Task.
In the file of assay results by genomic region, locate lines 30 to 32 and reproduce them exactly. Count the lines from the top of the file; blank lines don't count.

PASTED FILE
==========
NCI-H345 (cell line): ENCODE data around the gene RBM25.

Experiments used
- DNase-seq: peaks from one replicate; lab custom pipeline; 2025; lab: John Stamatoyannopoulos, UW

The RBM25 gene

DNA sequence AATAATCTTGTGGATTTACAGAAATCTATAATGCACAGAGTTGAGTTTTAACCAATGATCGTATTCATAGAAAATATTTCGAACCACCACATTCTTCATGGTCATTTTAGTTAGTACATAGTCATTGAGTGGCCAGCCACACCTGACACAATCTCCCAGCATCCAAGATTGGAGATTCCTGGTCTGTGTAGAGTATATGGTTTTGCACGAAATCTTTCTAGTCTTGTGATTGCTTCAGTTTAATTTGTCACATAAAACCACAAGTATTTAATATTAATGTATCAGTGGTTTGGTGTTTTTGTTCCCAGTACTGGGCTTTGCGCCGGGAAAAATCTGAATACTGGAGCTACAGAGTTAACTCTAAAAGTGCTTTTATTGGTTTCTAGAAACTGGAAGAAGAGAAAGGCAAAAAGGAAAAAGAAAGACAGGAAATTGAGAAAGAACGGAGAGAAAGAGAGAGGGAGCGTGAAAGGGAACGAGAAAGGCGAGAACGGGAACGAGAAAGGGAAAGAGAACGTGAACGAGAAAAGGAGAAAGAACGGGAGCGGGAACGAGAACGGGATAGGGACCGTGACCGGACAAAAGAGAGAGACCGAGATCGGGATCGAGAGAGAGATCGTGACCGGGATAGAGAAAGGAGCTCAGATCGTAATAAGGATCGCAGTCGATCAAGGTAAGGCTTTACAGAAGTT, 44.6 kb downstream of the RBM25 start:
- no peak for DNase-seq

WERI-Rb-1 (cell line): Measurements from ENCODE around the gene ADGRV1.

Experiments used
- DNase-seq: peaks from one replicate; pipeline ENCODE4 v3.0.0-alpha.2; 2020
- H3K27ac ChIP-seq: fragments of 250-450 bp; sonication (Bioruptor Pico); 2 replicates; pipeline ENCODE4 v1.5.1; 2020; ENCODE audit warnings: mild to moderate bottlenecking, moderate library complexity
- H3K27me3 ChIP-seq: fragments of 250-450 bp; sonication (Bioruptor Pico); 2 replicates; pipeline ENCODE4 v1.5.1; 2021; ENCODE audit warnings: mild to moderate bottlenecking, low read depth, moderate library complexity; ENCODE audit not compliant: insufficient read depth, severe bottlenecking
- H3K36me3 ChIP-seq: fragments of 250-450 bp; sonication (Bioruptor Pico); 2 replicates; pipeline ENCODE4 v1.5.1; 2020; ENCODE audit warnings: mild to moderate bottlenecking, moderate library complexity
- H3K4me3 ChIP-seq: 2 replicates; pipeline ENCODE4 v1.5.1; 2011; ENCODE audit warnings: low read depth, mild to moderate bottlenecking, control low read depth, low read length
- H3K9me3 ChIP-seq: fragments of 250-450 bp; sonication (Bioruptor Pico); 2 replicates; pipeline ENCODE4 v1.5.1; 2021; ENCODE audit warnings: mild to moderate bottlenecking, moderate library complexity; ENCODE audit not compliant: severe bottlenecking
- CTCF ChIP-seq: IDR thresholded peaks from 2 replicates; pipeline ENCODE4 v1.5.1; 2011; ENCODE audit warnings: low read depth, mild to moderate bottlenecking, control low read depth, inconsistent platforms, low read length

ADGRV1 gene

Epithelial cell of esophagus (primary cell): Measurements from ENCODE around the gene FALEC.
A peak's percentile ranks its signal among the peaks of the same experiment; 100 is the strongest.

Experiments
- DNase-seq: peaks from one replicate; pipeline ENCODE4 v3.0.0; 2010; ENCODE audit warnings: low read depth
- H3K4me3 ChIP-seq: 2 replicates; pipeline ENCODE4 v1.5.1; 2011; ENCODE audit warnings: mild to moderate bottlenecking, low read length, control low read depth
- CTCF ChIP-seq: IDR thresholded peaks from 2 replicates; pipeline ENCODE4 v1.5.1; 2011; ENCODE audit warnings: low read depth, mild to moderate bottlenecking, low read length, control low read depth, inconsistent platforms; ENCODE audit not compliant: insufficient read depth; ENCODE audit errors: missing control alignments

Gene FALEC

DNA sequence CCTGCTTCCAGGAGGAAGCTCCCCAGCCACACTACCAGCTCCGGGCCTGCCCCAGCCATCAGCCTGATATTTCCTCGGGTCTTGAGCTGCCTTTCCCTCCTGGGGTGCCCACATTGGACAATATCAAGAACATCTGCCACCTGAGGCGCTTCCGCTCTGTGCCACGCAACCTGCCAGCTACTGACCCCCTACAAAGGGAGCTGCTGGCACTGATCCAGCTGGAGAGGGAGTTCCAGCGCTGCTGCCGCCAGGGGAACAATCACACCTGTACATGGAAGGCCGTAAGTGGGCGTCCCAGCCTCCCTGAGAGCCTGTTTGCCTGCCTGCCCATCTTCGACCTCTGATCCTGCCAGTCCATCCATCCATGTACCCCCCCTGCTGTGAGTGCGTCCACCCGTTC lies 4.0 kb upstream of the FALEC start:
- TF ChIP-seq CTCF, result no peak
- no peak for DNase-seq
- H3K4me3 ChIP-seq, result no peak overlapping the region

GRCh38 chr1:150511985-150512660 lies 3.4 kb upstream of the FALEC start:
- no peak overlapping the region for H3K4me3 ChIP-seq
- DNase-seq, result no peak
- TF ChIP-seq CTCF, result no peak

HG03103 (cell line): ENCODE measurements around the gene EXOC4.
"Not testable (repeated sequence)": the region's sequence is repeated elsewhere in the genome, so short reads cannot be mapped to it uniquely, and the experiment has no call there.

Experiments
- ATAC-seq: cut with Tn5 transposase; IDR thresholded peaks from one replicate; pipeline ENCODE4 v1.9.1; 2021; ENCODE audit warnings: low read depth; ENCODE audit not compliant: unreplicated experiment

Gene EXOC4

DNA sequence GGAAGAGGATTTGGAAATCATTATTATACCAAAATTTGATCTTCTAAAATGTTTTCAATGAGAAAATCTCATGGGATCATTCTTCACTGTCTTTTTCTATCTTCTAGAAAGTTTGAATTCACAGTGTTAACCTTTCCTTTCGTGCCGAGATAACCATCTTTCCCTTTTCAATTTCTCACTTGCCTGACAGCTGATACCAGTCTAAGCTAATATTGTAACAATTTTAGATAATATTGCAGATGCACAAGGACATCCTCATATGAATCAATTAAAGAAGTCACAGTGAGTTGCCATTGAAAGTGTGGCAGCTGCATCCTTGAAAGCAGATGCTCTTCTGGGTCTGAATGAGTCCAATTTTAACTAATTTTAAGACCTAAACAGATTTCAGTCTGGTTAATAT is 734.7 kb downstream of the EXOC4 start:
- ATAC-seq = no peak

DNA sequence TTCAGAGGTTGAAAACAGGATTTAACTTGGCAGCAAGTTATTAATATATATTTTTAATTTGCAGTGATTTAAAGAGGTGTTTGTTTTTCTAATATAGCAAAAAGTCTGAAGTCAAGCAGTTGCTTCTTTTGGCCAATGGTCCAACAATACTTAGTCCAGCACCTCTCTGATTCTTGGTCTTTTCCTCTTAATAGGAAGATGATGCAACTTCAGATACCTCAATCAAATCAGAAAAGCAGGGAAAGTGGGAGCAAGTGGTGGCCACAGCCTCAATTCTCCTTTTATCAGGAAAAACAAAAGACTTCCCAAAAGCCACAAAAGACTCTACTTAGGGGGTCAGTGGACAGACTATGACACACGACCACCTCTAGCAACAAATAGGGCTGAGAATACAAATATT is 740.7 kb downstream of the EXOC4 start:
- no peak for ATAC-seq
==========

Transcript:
- DNase-seq, result no peak
- TF ChIP-seq CTCF, result no peak

HG03103 (cell line): ENCODE measurements around the gene EXOC4.